HB 208: GA’s Largest Ever Proposed Tax Increase

As Jon reported, Rep. Tom Kirby introduced his “Georgia FairTax Bill,” H.B. 208, in the House Wednesday with visiting members from Georgians for Fair Taxation in attendance. The FairTax is meant to replace income taxes with consumption taxes. Putting aside Fairtax issues of regressivity, there’s a bigger problem with this bill. While it meets the “raise consumption taxes” test, it fails to actually eliminate the income tax.

That’s right: Rep. Kirby and his fellow Georgia GOP co-sponsors have put forth a bill to raise the Georgia sales tax to 7.5% while not dedicating a single section to repealing the state income tax. When you consider how much our sales tax brings in, this means Georgians would face a nearly $5 billion tax increase if H.B. 208 was signed into law as-is. Maybe keeping the income tax was in response to Charlie’s column on how high “FairTax” rates would have to be to still fund our state?

But now that some Georgia Republicans have filed a nearly $5 billion tax hike, it’s fair to say that there’s some room for compromise here. There are less dramatic options to raise enough annual revenue to fully fund K-12 education, expand Medicaid, and put some brand-new revenues behind transportation. Fully-funded schools, half a million more insured, and improved infrastructure – not bad at all for a fraction of the cost to taxpayers as Rep. Kirby’s bill!


  1. jmacs12000 says:

    Fundamental problem with our current government is all elected officials believe they are elected with the purpose of getting something for those that elected them. As long as that paradigm continues, creative minds will continue to try and shift the burden to “someone else”. In the meantime government will continue to grow with decreasing benefits to all.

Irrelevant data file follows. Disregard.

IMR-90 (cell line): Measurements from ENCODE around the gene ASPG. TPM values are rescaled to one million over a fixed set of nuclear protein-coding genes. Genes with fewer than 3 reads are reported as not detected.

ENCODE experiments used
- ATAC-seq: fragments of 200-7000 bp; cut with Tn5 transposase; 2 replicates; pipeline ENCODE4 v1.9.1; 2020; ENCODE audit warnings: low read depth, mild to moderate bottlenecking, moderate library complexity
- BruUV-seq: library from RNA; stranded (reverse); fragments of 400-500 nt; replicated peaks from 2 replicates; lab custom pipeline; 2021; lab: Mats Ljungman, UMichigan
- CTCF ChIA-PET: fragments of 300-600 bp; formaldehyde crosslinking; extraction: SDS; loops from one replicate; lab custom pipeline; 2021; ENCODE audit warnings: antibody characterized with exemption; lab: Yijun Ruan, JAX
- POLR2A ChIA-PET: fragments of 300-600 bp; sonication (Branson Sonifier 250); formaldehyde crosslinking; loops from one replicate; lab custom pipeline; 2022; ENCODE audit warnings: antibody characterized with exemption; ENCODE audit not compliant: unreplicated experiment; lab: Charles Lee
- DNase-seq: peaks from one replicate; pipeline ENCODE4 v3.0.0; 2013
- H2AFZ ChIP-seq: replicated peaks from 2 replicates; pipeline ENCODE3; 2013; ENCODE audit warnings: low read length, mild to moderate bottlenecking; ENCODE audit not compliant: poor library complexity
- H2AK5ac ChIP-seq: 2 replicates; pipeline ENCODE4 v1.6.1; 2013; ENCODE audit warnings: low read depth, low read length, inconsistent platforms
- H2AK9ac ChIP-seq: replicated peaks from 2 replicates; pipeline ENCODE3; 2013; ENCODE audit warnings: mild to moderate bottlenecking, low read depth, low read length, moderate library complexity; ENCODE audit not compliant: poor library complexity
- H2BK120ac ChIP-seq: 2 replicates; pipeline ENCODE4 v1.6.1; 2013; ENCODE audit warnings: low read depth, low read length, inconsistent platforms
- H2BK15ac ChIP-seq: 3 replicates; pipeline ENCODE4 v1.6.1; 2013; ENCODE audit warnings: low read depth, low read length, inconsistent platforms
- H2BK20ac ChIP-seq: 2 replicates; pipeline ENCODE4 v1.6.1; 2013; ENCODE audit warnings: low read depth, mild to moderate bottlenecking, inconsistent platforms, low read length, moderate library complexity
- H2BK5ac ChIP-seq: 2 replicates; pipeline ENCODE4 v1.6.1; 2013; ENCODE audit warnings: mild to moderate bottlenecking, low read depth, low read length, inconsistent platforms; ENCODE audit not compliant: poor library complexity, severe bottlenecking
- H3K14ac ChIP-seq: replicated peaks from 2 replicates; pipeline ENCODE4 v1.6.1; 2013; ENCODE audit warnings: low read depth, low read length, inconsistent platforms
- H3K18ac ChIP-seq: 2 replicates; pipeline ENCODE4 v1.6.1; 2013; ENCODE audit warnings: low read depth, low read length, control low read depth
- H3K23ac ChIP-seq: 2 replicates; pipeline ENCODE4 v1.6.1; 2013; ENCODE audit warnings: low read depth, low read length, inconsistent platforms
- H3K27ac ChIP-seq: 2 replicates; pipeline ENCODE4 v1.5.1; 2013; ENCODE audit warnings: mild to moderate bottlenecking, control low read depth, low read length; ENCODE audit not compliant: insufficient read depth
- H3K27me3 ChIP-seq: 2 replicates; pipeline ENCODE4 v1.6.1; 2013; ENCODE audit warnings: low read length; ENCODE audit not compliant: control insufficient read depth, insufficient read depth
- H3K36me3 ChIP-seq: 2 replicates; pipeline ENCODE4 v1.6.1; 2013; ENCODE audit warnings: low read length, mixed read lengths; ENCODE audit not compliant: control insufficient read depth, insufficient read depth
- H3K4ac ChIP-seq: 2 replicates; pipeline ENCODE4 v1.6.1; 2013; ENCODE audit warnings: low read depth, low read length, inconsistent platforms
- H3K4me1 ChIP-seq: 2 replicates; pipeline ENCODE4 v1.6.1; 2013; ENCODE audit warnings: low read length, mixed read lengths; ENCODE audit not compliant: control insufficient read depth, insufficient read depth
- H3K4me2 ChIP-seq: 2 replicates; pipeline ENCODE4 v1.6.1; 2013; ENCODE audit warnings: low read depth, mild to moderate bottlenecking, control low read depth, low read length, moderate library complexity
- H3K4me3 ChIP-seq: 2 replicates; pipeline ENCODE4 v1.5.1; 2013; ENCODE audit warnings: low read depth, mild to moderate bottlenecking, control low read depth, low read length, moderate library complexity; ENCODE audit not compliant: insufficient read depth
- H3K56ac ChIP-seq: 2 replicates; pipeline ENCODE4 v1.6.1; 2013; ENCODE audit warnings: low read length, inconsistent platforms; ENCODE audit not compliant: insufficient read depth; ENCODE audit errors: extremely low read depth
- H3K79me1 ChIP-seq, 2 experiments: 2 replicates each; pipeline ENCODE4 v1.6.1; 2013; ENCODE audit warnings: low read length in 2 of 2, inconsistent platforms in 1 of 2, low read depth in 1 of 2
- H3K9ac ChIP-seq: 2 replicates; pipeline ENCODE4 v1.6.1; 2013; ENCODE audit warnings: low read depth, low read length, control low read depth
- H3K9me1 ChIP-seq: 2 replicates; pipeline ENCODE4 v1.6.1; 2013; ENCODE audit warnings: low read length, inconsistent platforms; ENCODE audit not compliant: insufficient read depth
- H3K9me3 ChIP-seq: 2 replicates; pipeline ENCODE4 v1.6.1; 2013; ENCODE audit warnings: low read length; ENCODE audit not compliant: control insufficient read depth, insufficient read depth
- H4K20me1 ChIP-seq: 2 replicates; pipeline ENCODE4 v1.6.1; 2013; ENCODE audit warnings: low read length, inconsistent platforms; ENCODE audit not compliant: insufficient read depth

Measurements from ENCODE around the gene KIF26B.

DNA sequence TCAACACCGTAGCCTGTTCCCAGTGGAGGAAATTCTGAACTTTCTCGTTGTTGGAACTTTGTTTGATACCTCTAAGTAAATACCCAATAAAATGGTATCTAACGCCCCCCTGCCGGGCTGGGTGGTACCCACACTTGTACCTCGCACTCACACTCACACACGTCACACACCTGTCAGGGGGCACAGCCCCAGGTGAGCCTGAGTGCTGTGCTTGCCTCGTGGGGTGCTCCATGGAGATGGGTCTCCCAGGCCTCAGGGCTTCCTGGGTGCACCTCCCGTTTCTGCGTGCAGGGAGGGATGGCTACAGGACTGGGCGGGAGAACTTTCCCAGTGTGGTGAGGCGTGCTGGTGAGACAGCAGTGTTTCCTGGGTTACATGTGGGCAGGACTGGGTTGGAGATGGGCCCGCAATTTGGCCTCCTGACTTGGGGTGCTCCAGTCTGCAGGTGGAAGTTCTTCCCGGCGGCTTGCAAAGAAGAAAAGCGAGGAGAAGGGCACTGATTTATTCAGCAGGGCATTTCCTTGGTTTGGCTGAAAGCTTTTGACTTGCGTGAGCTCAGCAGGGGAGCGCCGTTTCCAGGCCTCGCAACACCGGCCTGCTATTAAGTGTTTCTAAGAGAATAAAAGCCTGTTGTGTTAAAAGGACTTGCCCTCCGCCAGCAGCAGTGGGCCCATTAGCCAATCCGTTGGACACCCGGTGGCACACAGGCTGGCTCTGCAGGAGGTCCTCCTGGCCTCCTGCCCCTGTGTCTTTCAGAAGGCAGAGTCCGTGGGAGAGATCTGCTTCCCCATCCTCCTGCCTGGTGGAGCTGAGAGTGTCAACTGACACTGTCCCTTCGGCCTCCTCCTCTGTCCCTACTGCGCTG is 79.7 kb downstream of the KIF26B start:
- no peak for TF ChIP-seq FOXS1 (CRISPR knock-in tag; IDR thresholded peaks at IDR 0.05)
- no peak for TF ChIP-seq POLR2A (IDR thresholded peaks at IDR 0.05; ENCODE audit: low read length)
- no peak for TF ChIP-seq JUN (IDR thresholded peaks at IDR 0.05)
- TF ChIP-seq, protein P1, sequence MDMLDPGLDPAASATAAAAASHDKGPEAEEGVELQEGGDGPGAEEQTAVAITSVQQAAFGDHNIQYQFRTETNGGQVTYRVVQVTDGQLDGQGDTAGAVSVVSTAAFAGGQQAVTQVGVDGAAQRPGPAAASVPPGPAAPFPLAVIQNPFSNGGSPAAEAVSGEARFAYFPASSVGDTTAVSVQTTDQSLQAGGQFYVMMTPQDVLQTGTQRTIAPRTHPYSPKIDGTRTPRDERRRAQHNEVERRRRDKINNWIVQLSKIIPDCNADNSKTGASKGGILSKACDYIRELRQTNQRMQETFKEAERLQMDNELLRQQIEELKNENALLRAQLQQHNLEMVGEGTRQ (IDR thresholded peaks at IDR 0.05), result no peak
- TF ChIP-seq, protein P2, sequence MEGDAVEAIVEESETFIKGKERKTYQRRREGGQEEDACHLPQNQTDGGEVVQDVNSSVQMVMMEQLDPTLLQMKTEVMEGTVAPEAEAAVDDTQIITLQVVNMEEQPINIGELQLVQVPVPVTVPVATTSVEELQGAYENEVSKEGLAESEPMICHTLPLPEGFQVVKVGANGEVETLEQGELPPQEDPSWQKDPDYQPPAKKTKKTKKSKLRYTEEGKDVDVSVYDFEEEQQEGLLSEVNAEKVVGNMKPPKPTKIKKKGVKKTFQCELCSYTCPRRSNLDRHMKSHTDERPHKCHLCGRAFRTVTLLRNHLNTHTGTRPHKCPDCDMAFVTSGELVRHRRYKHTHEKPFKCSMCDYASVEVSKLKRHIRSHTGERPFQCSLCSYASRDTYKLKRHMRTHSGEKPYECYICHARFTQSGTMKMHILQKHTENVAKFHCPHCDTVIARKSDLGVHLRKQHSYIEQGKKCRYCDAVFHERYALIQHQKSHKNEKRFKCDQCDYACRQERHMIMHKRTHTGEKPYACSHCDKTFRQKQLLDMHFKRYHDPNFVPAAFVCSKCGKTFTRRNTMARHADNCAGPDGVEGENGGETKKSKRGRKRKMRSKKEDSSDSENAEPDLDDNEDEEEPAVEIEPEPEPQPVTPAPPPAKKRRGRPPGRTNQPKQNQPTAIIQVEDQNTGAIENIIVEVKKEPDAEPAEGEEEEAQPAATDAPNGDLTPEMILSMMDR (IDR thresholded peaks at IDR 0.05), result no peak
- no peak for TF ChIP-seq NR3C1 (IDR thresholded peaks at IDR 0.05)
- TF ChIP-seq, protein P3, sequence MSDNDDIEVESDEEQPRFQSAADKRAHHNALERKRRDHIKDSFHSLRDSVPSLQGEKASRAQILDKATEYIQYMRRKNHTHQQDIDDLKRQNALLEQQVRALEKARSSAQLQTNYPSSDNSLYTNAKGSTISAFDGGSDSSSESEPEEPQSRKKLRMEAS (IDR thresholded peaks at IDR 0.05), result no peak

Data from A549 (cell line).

2. Newtster says:

    This column MUST be a joke. Apparently a random idiot, a Republican idiot no less, proposes a sales tax increase and the writer dutifully reports that fact. First of all, this is not even close to the largest tax increase ever proposed, that would be the T SPLOST at over $ 19 BILLION. Second, I presume the writer is serious when he reports that the 7.5 percent sales tax will not pass, but what is TOTALLY SICK is the next leap that since a $ 5 BILLION tax increase has been proposed, it should be palatable to “settle” for (politicians call this compromise) a tax increases of a smaller denomination, and that we should all be happy and celebrate that our profligate schools are fully funded, dead beats citizens who refuse to take care of themselves will have FREE health coverage and the politicians will have BILLIONS more to spread around to their cronies and their lobbyists in the road construction business. I don’t know Alex Rowell, but he is either a raging liberal Democrat or he has a diabolical sense of humor. Either way, this column needs to go away to a dark, hidden place.

  3. Pete Gibbons says:

    But it says in the bill summary;

    relating to revenue and taxation, so as to eliminate the state income tax;

      • Salmo says:

        Legislators file bills like this all the time. They’re either companion bills (one wouldn’t be voted on before the other has been passed) or they’re placemarkers to be re-introduced and voted on at some point in the future.

        Besides, if I’m not mistaken, wouldn’t any change in the state income tax require a constitutional amendment? If so, then that has to happen in a resolution (HR) rather than a bill (HB), so there’s no way Rep Kirby could have included language leading to an income tax repeal in HB 208.

        This is some pretty lame “gotcha” journalism. Call me when the bill actually makes it out of committee.

        • John Konop says:

          I am lost….you cannot eliminate income tax without a constructional amendment? Why would he not introduce that first with this as an alternative? Could it be the math does not work in his sales tax bill to replace income tax?

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